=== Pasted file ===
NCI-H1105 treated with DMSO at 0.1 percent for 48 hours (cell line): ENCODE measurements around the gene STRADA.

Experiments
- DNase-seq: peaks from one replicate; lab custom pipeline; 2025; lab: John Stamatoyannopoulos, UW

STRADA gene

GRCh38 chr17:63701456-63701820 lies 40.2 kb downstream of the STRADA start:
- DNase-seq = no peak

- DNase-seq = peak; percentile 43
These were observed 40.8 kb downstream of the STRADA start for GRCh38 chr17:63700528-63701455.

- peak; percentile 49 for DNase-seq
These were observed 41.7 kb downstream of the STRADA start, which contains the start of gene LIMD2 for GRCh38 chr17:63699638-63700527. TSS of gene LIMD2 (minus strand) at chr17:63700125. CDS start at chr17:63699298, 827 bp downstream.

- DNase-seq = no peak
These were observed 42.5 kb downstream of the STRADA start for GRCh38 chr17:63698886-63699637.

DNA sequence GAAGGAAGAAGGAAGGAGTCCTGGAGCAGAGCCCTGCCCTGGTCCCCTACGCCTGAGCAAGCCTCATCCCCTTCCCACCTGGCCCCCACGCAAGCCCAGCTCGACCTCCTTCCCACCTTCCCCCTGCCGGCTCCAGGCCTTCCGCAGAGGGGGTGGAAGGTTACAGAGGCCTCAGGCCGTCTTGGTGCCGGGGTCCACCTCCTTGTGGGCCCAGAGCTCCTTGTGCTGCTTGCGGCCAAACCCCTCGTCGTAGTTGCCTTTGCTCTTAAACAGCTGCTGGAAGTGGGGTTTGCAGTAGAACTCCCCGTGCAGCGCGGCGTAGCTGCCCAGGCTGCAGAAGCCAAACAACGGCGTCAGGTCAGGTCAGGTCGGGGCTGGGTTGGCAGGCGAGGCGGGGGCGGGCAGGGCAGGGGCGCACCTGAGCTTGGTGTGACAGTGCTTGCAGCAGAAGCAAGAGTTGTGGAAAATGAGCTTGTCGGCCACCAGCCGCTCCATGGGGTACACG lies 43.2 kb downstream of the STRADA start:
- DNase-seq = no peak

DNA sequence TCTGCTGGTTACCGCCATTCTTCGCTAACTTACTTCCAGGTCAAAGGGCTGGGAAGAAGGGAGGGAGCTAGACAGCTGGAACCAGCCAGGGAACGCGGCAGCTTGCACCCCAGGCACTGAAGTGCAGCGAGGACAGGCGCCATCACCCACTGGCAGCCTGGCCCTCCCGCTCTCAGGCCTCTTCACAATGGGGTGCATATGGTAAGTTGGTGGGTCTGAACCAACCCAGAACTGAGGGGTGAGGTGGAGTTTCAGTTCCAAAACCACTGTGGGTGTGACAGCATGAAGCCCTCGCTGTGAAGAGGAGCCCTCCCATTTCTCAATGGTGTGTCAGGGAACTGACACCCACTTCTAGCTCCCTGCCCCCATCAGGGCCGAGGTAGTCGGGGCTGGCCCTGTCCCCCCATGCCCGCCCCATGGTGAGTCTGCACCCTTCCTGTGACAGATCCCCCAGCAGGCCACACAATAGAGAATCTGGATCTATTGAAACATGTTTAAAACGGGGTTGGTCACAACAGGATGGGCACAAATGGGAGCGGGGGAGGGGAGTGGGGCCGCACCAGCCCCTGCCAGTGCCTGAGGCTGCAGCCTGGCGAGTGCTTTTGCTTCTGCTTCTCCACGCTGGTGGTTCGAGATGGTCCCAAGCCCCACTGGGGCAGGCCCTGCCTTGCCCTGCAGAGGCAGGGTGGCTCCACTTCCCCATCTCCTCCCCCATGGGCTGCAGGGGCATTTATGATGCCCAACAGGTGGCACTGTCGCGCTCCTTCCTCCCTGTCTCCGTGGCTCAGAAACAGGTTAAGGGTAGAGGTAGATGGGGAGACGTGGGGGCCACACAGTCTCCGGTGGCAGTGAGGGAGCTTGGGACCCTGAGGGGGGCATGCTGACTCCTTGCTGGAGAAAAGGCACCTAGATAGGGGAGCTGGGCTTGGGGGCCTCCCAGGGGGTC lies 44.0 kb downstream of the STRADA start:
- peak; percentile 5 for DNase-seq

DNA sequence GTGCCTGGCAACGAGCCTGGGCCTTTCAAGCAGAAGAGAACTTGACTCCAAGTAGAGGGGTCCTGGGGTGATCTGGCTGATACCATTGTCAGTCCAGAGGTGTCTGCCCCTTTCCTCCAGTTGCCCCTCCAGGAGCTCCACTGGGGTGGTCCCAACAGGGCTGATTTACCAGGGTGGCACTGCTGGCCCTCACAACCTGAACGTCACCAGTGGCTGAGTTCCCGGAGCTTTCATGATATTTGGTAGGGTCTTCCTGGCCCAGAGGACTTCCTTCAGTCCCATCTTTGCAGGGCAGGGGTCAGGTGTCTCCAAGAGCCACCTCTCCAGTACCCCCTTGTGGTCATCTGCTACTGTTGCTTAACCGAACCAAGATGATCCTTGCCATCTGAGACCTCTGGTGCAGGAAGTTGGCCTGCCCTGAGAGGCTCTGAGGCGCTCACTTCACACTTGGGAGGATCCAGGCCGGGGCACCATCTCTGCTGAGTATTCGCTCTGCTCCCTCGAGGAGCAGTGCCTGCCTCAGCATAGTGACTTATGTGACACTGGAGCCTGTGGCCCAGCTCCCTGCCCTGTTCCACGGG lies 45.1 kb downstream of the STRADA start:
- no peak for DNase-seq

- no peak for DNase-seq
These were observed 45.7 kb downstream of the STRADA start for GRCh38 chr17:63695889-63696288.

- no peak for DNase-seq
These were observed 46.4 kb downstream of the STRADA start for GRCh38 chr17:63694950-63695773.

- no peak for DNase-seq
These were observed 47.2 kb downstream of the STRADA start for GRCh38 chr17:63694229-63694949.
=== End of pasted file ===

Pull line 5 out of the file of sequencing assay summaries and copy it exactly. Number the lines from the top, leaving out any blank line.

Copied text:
GRCh38 chr17:63701456-63701820 lies 40.2 kb downstream of the STRADA start: